WASHINGTON - Trials for detainees at Guantanamo Bay have been delayed because of numerous challenges by their own lawyers, Attorney General Alberto R. Gonzales said yesterday in defending the Bush administration's treatment of terror suspects.

A leading human-rights attorney called the attorney general's comments "a convoluted view of the world."

Gonzales, meeting with Associated Press reporters and editors, said that the trials of terror detainees may begin as early as this summer and that rules for military commissions in carrying them out would be sent to Capitol Hill this week.

But he acknowledged the delays, of up to five years in some cases, in deciding the legal fate of detainees being held at the military facility in Cuba.

"It's not for lack of trying," Gonzales said. "We are challenged every step of the way."

"A lot will depend on the courts and the legal challenges brought by detainees at Guantanamo," he said. "But we are trying as hard as we can to bring these individuals to justice."

The Bush administration has been widely criticized for its detention of about 395 men at Guantanamo, some without being officially charged, on suspicion of links to al-Qaeda or the Taliban. The government has characterized the detainees as enemy combatants who should have fewer legal protections than civilians in U.S. courts.

Military officials say 60 to 80 detainees will be charged and brought to trial. Eighty-five other men have been cleared for release or transfer to other countries.

In October, President Bush signed a law authorizing military trials and harsh interrogations of terrorism suspects. Defense lawyers have challenged the validity of the law and have raised the possibility that the military trials will be struck down by a federal appeals court or the Supreme Court.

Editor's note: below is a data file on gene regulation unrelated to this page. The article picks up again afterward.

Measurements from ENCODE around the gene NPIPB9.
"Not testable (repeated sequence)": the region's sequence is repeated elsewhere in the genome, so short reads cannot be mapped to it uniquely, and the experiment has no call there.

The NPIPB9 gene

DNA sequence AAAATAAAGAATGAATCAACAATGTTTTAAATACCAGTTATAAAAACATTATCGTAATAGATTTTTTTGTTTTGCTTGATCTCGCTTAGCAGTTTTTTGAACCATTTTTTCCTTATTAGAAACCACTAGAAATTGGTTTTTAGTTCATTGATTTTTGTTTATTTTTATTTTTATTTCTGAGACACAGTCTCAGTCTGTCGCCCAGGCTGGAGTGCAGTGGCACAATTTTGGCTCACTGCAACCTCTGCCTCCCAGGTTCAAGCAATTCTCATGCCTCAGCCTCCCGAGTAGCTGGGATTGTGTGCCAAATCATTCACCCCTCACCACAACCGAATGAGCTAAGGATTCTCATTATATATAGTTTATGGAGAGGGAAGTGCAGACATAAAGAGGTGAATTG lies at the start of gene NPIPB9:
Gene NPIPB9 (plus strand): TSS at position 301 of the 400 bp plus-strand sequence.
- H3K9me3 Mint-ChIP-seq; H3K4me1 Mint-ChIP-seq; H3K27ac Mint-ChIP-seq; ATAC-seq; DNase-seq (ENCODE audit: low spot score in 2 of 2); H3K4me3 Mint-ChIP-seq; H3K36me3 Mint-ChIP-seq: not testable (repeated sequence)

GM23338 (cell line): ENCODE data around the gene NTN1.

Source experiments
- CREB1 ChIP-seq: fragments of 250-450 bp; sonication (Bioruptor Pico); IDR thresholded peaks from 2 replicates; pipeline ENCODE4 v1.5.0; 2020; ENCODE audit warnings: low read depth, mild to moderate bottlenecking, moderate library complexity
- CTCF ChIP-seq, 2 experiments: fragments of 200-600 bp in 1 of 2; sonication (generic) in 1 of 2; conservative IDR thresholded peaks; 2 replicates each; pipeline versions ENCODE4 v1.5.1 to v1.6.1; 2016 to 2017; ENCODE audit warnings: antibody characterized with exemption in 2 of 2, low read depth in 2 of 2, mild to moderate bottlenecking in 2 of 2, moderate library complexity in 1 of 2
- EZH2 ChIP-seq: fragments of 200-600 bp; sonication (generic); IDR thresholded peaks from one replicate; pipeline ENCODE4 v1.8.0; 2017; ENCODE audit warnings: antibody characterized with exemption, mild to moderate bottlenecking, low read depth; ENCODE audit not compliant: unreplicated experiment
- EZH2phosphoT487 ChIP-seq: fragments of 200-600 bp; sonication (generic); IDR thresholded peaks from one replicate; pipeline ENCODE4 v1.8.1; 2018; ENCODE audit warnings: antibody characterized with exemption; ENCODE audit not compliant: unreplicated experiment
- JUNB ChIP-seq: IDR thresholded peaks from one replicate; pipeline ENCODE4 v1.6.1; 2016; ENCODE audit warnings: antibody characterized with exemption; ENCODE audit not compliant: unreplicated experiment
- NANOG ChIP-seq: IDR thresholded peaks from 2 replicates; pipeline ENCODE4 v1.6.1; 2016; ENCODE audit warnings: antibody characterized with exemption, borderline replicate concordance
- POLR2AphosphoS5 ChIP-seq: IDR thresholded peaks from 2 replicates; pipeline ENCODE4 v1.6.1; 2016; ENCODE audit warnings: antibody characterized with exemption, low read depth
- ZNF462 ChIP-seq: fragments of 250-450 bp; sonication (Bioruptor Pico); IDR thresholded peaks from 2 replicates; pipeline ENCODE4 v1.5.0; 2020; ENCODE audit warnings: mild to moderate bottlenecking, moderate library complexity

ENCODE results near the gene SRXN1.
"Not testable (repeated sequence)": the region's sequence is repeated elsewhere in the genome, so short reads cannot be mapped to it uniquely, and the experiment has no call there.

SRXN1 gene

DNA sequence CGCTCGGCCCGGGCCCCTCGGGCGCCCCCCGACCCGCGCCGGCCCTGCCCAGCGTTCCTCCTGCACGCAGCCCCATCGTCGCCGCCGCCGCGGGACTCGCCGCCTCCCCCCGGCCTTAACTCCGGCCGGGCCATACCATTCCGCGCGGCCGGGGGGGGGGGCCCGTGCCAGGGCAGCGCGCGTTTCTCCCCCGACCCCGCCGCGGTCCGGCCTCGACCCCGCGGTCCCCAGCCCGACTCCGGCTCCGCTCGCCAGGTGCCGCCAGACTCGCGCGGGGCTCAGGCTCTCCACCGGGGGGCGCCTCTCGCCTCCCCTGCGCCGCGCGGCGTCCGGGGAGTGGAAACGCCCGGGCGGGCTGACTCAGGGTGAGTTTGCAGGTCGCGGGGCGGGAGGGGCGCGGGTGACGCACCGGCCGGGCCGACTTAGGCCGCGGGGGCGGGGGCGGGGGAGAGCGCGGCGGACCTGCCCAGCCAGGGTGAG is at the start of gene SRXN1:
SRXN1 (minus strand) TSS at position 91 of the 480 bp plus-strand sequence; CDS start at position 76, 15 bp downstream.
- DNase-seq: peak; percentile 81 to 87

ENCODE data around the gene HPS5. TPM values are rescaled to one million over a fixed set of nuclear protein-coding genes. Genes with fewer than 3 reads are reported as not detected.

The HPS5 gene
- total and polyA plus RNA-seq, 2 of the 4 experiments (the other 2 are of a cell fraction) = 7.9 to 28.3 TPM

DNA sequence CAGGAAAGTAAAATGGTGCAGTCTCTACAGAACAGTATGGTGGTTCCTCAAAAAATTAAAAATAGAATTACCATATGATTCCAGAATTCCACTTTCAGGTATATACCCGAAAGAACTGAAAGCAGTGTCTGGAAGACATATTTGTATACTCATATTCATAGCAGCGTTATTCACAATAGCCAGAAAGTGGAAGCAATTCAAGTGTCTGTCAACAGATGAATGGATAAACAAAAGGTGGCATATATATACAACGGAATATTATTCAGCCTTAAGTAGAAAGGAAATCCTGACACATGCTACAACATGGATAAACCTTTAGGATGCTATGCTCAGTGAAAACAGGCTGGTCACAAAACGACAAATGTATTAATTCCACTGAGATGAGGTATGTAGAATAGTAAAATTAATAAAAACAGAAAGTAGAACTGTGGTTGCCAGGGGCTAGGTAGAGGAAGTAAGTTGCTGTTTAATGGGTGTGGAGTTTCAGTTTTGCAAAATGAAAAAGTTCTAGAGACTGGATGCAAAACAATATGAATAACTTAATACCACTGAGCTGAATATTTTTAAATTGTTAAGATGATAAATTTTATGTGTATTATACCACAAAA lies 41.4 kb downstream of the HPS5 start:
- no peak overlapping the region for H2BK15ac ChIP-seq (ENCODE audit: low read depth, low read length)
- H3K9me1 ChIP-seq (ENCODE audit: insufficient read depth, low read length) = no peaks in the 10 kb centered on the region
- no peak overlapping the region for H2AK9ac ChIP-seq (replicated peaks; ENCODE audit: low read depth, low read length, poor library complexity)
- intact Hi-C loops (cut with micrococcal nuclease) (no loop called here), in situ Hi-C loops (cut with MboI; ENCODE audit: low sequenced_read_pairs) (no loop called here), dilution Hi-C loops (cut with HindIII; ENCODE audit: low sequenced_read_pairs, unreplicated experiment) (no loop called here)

Michael Ratner, president of the Center for Constitutional Rights, called Gonzales' remarks "a convoluted view of the world."

"We've been trying for five years to get the majority of the detainees in federal court," Ratner said. "They've resisted from the first day, when they took people to Guantanamo."

The Guantanamo issue was one of several topics during the hour-long AP interview that had Gonzales on the defensive over Bush administration policies criticized by Democrats and civil libertarians as overstepping legal boundaries.

Others included:

Little-known but recently revealed powers authorizing the Pentagon to examine banking records of Americans suspected of terrorism or espionage. Congress authorized such investigations decades ago, and recently affirmed them in the USA Patriot Act, but some lawmakers question whether it is an improper expansion of the Defense Department's domestic role.

"If Congress gives them the authority," Gonzales said, "I think they probably ought to be exercising that authority in connection with national security investigations."

Bush's use of so-called signing statements, which accompany legislation he signs into law. Gonzales said the president used the statements to identify for federal agencies which parts of the law he believes could be viewed as unconstitutional. Critics believe Bush is using them to publicly interpret how to expand his powers.